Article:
17 Feb, 12:44 PM Reply Like
  • MisterJ
    , contributor
    Comments (585) | Send Message
    Sorry - I wanted to thank you for your great efforts at helping us. I do appreciate it a lot and have learned some important details about MLPs and BDCs.
    17 Feb, 01:10 PM Reply Like
  • Factoids
    , contributor
    Comments (358) | Send Message
    Author’s reply » I have been overwhelmed with feedback - and a lot of it negative feedback - due to a recent article. I have needed to reply quickly and tersely to handle the workload. I did not desire to be overly blunt. In hindsight - I see that I was.
    17 Feb, 01:15 PM Reply Like
  • MisterJ
    , contributor
    Comments (585) | Send Message
    Thanks anyways. In German language there's a saying: Who criticizes you is your teacher, who lauds you may be your enemy. You're an excellent teacher. ;-)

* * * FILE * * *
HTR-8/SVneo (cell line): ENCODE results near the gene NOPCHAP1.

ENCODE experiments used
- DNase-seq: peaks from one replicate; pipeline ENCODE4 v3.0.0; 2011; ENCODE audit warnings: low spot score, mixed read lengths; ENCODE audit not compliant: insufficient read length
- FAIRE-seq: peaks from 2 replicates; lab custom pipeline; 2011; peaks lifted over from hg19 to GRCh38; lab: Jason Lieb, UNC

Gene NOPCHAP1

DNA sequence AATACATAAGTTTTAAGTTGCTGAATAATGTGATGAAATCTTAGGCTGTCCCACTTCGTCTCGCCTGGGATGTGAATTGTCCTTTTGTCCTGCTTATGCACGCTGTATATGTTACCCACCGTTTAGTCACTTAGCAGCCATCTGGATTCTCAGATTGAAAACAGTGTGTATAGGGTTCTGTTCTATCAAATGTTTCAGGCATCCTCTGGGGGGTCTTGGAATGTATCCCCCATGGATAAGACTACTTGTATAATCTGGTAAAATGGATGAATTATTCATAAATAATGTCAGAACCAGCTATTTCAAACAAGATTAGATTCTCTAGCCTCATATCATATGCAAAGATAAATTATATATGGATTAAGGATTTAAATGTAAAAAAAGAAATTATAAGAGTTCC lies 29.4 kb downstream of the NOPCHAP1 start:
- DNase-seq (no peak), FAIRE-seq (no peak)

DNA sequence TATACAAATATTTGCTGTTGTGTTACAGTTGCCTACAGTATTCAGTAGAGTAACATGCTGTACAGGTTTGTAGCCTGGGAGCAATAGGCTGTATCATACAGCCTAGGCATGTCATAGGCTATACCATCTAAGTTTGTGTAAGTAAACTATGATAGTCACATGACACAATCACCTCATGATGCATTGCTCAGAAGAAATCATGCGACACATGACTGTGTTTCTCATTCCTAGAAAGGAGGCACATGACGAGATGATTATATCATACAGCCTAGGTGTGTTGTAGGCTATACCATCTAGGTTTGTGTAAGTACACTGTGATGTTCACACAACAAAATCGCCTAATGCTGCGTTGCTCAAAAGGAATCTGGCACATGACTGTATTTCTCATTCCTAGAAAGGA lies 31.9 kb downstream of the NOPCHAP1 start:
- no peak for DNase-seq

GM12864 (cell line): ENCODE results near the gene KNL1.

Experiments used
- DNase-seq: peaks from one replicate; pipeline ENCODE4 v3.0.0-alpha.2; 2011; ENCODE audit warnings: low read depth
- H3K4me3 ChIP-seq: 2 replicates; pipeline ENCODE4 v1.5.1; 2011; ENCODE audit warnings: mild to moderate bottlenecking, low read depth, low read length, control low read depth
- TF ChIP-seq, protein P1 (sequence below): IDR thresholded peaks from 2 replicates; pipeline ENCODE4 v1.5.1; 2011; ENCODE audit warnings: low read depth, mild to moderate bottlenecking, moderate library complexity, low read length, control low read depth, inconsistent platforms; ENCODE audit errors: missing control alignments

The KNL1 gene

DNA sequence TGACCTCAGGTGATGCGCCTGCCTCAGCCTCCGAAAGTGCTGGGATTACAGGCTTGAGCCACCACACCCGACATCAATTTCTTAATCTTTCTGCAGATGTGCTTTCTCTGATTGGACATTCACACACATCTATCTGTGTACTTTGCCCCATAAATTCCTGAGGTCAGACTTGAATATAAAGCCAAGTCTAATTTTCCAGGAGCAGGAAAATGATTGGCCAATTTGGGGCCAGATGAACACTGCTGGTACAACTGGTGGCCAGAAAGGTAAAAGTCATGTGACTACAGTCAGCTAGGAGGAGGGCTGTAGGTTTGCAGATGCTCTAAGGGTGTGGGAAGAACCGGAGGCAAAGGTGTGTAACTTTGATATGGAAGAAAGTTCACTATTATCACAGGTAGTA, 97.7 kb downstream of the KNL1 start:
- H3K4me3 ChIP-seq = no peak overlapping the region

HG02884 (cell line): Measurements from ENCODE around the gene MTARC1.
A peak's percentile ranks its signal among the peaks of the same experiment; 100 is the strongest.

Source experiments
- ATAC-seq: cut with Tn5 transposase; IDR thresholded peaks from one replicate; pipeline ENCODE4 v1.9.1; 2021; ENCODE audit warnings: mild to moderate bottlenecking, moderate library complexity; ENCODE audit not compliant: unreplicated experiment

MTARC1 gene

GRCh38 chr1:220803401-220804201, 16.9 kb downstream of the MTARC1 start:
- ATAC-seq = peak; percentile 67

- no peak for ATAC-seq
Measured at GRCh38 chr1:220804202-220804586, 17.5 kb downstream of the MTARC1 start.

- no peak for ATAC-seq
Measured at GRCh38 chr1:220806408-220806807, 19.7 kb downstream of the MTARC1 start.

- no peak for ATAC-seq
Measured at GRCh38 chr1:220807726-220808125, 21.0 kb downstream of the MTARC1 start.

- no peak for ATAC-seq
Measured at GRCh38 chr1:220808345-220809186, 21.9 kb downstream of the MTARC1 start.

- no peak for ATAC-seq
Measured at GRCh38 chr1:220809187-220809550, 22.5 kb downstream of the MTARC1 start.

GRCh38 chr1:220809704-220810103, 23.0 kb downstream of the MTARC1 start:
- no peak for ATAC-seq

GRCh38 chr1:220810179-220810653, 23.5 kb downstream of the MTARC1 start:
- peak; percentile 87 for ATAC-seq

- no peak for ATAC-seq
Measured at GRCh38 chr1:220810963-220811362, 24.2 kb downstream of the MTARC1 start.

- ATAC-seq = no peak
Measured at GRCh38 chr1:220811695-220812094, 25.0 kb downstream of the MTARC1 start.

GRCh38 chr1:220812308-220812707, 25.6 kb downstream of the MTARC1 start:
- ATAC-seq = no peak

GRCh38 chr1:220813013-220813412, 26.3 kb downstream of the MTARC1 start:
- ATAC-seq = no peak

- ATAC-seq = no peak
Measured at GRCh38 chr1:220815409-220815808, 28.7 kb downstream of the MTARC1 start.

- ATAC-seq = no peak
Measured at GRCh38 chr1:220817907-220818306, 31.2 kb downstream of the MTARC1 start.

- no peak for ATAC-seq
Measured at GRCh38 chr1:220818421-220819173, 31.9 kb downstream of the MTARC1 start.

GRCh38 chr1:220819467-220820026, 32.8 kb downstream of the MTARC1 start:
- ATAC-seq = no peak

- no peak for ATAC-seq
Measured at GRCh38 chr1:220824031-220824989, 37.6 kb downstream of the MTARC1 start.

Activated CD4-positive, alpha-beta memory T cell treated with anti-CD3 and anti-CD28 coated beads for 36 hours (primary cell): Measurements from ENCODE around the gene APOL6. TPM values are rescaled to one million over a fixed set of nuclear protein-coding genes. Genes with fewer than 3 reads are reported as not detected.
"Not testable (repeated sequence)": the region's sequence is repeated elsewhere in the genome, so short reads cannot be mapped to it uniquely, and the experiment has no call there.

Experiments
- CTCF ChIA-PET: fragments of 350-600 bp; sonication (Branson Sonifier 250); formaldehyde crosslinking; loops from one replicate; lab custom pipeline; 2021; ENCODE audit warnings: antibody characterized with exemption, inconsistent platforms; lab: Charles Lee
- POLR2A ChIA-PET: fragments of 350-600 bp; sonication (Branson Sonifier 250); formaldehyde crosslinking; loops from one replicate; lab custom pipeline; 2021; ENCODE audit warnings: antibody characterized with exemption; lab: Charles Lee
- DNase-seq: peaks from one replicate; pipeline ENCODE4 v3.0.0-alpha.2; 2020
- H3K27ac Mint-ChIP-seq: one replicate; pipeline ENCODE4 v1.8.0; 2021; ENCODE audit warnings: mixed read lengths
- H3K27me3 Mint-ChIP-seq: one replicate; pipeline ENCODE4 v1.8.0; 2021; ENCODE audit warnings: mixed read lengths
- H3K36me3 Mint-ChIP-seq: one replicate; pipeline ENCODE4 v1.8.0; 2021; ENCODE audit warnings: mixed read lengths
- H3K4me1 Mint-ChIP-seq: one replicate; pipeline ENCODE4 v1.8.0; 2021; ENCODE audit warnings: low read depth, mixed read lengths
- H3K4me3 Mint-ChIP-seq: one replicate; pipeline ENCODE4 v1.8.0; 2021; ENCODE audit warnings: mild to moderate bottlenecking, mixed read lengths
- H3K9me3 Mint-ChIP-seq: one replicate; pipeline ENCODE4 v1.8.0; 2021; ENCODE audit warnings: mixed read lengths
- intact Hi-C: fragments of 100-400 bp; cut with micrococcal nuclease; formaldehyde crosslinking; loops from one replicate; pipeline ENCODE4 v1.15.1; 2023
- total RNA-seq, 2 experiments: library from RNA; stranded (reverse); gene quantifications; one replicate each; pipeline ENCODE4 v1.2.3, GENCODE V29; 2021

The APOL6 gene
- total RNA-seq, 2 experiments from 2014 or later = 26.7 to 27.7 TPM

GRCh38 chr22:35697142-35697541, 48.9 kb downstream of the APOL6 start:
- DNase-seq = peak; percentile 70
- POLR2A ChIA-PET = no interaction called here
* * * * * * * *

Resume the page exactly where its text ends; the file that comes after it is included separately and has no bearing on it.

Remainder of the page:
17 Feb, 01:38 PM Reply Like
  • Factoids
    , contributor
    Comments (358) | Send Message
    Author’s reply » I also made en error in my reply. WGP is the GP for WES - and not WMB. WMB is the GP for WPZ - and WMB has an average (for a GP) dividend growth projection of around 18%.
    17 Feb, 02:00 PM Reply Like
  • cymbalta
    , contributor
    Comments (175) | Send Message
    Thank you for your continued lessons in due diligence. I am part of your readership that finds your data difficult to digest but that is not YOUR problem. Please keep writing. I have a lot of time to analyze and understand what you are attempting to "teach" me.
    As MisterJ wrote, "You're and excellent teacher. ;-)"
    19 Feb, 11:05 AM Reply Like